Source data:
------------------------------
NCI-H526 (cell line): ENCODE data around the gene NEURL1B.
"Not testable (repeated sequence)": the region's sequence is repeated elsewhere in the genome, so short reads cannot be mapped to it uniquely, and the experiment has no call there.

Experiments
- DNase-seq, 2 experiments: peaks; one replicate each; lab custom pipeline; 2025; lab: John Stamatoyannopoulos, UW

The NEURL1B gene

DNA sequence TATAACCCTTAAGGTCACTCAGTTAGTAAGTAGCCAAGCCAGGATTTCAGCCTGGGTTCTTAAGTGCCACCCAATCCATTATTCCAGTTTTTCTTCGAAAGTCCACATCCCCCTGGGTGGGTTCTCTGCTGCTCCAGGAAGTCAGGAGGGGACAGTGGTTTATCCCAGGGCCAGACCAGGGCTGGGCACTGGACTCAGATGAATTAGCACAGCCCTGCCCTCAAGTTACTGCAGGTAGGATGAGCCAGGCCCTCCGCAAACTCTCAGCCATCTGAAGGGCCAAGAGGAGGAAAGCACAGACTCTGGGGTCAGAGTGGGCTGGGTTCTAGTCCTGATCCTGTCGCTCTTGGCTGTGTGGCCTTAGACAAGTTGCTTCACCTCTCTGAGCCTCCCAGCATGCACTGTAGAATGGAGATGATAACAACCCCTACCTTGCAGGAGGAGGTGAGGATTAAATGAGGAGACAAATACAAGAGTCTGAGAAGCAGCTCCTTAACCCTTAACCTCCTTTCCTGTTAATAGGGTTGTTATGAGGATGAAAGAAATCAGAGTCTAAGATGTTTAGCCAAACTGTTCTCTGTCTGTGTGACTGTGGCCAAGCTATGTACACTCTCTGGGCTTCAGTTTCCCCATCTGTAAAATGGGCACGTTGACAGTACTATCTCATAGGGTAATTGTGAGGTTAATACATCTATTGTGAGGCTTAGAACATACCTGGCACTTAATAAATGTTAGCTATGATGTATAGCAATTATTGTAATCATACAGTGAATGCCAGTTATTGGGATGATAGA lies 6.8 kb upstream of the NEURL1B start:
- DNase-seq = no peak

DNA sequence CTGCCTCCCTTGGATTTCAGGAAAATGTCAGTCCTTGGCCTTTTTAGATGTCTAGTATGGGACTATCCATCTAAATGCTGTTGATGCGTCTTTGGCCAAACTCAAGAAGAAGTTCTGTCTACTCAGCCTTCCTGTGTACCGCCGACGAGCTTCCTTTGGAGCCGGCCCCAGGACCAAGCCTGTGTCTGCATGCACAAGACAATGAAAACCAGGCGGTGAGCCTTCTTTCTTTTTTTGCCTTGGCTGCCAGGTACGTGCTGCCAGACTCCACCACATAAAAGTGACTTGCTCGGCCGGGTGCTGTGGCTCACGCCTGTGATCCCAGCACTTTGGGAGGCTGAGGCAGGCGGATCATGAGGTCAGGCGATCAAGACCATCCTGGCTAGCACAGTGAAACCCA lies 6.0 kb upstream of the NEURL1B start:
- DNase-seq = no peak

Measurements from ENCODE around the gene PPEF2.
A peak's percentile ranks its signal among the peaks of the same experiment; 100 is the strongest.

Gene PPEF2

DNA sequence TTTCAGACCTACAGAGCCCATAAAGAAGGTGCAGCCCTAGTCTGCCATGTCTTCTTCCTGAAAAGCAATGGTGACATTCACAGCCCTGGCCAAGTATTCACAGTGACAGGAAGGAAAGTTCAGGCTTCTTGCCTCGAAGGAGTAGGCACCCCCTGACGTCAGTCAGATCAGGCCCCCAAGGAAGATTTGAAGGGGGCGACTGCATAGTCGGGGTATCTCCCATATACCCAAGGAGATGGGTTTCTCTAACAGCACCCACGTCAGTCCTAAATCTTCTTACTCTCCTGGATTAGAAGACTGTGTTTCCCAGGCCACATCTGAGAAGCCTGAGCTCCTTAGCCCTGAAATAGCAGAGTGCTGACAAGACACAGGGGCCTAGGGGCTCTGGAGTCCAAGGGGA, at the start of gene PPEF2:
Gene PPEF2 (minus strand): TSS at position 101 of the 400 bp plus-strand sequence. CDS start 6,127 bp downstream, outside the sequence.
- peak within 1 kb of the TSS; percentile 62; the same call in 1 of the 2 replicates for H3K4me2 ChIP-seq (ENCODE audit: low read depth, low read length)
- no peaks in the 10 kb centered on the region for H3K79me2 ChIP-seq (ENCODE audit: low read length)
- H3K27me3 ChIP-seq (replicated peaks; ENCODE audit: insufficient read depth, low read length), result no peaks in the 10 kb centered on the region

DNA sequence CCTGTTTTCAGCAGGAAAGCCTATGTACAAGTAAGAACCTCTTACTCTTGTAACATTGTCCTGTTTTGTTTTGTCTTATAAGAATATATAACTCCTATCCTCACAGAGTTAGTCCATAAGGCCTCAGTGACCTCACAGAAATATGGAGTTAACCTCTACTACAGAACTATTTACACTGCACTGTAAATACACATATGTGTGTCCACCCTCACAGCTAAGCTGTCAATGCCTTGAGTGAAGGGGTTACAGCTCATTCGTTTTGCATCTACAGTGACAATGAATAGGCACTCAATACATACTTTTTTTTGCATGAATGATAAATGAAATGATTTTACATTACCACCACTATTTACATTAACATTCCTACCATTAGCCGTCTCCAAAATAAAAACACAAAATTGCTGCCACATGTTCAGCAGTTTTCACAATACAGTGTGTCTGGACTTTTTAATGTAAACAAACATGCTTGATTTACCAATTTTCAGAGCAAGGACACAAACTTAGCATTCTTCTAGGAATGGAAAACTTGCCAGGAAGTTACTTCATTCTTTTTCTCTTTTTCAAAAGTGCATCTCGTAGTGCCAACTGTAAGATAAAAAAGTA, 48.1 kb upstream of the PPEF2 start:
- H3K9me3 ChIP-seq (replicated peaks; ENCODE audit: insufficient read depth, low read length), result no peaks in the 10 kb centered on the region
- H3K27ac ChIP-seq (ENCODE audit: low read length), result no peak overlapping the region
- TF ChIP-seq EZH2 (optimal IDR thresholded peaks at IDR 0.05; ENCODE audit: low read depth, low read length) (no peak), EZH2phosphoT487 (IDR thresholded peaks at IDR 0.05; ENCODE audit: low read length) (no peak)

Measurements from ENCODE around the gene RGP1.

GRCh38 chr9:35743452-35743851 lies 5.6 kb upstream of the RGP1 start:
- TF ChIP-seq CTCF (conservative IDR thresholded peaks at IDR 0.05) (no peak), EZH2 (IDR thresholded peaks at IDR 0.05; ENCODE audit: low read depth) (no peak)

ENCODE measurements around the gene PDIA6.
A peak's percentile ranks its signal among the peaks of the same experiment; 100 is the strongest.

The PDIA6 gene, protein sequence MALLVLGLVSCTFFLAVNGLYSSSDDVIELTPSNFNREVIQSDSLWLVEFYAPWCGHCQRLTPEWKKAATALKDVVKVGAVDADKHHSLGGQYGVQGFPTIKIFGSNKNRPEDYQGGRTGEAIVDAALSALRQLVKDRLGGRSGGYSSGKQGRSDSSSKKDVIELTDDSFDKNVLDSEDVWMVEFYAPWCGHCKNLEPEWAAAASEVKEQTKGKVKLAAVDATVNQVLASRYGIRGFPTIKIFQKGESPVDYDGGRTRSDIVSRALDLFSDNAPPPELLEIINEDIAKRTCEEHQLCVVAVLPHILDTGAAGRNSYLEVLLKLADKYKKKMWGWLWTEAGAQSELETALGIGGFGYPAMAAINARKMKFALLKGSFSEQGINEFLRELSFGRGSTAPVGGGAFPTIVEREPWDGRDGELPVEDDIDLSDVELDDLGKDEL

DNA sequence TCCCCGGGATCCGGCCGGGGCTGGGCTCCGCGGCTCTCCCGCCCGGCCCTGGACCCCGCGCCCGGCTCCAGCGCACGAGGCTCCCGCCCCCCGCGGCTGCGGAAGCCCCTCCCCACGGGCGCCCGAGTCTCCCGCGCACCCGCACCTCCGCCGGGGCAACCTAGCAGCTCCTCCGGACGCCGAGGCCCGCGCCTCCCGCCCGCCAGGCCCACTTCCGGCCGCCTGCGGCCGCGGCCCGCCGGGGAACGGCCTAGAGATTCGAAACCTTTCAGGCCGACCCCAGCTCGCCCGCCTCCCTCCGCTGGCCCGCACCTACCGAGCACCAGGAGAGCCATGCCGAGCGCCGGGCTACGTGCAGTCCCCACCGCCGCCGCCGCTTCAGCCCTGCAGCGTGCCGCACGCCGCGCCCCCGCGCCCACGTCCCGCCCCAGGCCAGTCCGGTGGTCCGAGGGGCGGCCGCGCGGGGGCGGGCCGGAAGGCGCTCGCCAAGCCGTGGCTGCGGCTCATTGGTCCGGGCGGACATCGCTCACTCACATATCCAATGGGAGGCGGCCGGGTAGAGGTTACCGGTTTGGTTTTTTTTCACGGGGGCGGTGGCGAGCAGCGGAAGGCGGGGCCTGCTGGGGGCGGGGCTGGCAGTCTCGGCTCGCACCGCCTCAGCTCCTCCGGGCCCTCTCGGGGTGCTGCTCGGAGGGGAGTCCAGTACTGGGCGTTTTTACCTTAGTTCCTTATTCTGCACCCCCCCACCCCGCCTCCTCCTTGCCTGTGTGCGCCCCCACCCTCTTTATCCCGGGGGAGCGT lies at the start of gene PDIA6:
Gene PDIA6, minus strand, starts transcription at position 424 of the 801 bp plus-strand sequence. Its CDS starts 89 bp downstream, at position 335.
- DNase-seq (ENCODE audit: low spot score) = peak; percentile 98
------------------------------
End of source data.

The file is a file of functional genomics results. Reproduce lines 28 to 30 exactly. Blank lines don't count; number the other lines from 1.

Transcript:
DNA sequence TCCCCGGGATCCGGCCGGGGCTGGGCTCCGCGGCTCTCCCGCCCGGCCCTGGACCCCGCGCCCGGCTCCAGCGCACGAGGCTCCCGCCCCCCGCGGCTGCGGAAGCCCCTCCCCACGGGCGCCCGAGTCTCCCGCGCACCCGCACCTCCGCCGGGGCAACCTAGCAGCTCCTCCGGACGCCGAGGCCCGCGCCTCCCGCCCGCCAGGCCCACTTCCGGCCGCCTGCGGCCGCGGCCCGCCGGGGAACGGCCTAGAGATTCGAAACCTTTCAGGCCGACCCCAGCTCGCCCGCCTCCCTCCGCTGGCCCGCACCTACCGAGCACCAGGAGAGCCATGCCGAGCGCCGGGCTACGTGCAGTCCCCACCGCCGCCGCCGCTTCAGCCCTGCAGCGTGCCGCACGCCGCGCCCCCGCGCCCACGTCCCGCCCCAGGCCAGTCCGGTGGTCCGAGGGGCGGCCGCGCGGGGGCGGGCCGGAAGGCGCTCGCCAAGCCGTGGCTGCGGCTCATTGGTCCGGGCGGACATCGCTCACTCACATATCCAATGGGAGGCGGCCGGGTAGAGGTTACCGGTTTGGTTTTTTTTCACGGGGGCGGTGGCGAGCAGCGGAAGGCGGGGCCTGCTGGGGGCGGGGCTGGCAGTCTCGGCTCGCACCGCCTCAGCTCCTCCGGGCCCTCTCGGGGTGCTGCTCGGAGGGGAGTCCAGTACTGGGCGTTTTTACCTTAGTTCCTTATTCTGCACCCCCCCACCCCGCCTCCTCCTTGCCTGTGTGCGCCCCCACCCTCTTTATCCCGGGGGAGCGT lies at the start of gene PDIA6:
Gene PDIA6, minus strand, starts transcription at position 424 of the 801 bp plus-strand sequence. Its CDS starts 89 bp downstream, at position 335.
- DNase-seq (ENCODE audit: low spot score) = peak; percentile 98